Europol: Global Cyberattack Affects 150 Countries
May 15, 2017
A cyberattack that has already taken over computers in 150
countries could spread further Monday, as people return for the
start of a new work week and use computers that may not have
been updated with a security patch.
Europe's police agency Europol said Sunday the attack had
already affected at least 100,000 organizations in 150
countries, with data networks infected by malware that locks
computer files unless a ransom is paid.
"I'm worried about how the numbers will continue to grow when
people go to work and turn on their machines on Monday," Europol
director Rob Wainwright told Britain's ITV television.
So far there has been no progress reported in efforts to
determine who launched the plot.
Computer security experts have assured individual computer users
who have kept their operating systems updated that they are
relatively safe, but urged companies and governments to make
sure they apply security patches or upgrade to newer systems.
They advised those whose networks have been effectively shut
down by the ransomware attack not to make the payment demanded —
the equivalent of $300, paid in the digital currency bitcoin,
delivered to a likely untraceable destination that consists
merely of a lengthy string of letters and numbers.
However, the authors of the "WannaCry" ransomware attack told
their victims the amount they must pay would double if they did
not comply within three days of the original infection — by
Monday, in most cases. And the hackers warned that they would
delete all files on infected systems if no payment was received
within seven days.
Avast, an international security software firm that claims it
has 400 million users worldwide, said the ransomware attacks
rose rapidly Saturday to a peak of 57,000 detected intrusions.
Avast, which was founded in 1988 by two Czech researchers, said
the largest number of attacks appeared to be aimed at Russia,
Ukraine and Taiwan, but that major institutions in many other
countries were affected.
'Kill switch' found
Computer security experts said the current attack could have
been much worse but for the quick action of a young researcher
in Britain who discovered a vulnerability in the ransomware
itself, known as WanaCryptor 2.0.
The researcher, identified only as "MalwareTech," found a "kill
switch" within the ransomware as he studied its structure.
The "kill" function halted WanaCryptor's ability to copy itself
rapidly to all terminals in an infected system — hastening its
crippling effect on a large network — once it was in contact
with a secret internet address, or URL, consisting of a lengthy
The "kill" function had not been activated by whoever unleashed
the ransomware, and the researcher found that the secret URL had
not been registered to anyone by international internet
administrators. He immediately claimed the URL for himself,
spending about $11 to secure his access, and that greatly slowed
the pace of infections in Britain.
Experts cautioned, however, that the criminals who pushed the
ransomware to the world might be able to disable the "kill"
switch in future versions of their malware, and that new
versions were already emerging.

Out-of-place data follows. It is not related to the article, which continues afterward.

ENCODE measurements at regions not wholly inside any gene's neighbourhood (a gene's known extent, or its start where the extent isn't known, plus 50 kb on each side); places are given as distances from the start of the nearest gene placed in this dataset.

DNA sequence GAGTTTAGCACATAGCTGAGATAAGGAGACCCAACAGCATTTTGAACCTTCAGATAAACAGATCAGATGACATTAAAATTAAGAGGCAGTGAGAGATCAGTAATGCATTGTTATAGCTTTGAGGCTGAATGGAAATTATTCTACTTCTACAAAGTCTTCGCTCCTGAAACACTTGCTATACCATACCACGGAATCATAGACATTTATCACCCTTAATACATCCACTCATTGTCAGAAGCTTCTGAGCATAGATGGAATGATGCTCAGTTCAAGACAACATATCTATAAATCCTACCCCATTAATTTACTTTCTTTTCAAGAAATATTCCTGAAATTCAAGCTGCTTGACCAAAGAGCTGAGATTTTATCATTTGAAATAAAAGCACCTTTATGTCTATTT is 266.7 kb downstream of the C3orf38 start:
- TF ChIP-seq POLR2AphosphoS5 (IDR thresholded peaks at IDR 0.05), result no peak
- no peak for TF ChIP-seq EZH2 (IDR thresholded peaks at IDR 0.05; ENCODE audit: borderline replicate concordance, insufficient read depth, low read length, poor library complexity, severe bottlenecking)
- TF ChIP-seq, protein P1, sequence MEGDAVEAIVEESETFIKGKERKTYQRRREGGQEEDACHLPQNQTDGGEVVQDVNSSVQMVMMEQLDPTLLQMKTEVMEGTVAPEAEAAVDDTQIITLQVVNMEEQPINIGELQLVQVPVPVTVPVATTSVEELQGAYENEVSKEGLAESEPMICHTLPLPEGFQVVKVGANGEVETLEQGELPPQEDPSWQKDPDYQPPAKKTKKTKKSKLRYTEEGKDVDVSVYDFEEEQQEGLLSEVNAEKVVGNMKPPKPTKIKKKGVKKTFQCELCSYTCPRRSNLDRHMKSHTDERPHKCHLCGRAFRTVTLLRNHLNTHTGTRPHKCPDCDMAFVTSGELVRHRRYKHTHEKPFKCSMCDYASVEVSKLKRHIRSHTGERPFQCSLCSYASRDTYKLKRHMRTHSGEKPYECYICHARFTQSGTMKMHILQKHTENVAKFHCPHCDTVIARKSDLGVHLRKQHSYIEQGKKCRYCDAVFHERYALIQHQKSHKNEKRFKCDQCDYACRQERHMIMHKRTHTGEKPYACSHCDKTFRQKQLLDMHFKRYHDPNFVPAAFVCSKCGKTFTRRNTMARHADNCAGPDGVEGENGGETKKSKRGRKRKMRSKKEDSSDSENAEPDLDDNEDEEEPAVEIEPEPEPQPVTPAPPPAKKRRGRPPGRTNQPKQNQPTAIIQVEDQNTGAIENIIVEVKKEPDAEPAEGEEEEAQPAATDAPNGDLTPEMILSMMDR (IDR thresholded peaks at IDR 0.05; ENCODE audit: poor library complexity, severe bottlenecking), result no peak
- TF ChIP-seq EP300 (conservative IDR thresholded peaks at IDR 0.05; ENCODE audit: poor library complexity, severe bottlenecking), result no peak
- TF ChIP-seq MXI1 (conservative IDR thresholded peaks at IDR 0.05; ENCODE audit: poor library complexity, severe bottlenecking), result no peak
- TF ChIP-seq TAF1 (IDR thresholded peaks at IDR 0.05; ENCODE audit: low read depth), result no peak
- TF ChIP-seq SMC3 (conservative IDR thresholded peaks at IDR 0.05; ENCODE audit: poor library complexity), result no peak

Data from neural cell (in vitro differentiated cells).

Hackers' key tool
WanaCryptor 2.0 is only part of the problem. It spread to so
many computers so rapidly by using an exploit — software capable
of burrowing unseen into Windows computer operating systems.
The exploit, known as "EternalBlue" or "MS17-010," took
advantage of a vulnerability in the Microsoft software that
reportedly had been discovered and developed by the U.S.
National Security Agency, which used it for surveillance
NSA does not discuss its capabilities, and some computer experts
say the MS17-010 exploit was developed by unknown parties using
the name Equation Group (which may also be linked to NSA).
Whatever its source, it was published on the internet last month
by a hacker group called ShadowBrokers.
Microsoft distributed a patch for the software vulnerability two
months ago, but not all computer users and networks worldwide
had yet made that update, and thus were highly vulnerable. And
many computer networks, particularly those in less-developed
parts of the world, still use an older version of Microsoft
software, Windows XP. The company did issue a patch for Windows
XP, but has otherwise largely stopped issuing updates for the
The Finnish computer security firm F-Secure called the problem
spreading around the world "the biggest ransomware outbreak in
history." The firm said it had warned about the exponential
growth of ransomware, or crimeware, as well as the dangers of
sophisticated surveillance tools used by governments.
Lesson: Update programs
With WanaCryptor and MS17-010 both "unleashed into the wild,"
F-Secure said the current problem seems to have combined and
magnified the worst of the dangers those programs represent.
The security firm Kaspersky Lab, based in Russia, noted that
Microsoft had repaired the software problem that allows backdoor
entry into its operating systems weeks before hackers published
the exploit linked to the NSA, but also said: "Unfortunately it
appears that many users have not yet installed the patch."
Britain's National Health Services first sounded the ransomware
The government held an emergency meeting Saturday of its crisis
response committee, known as COBRA, to assess the damage. Late
in the day, Home Secretary Amber Rudd said the NHS was again
"working as normal," with 97 percent of the system's components
now fully restored.
Spanish firm Telefonica, French automaker Renault, the
U.S.-based delivery service FedEx and the German railway
Deutsche Bahn were among those affected.
None of the firms targeted indicated whether they had paid or
would pay the hackers ransom.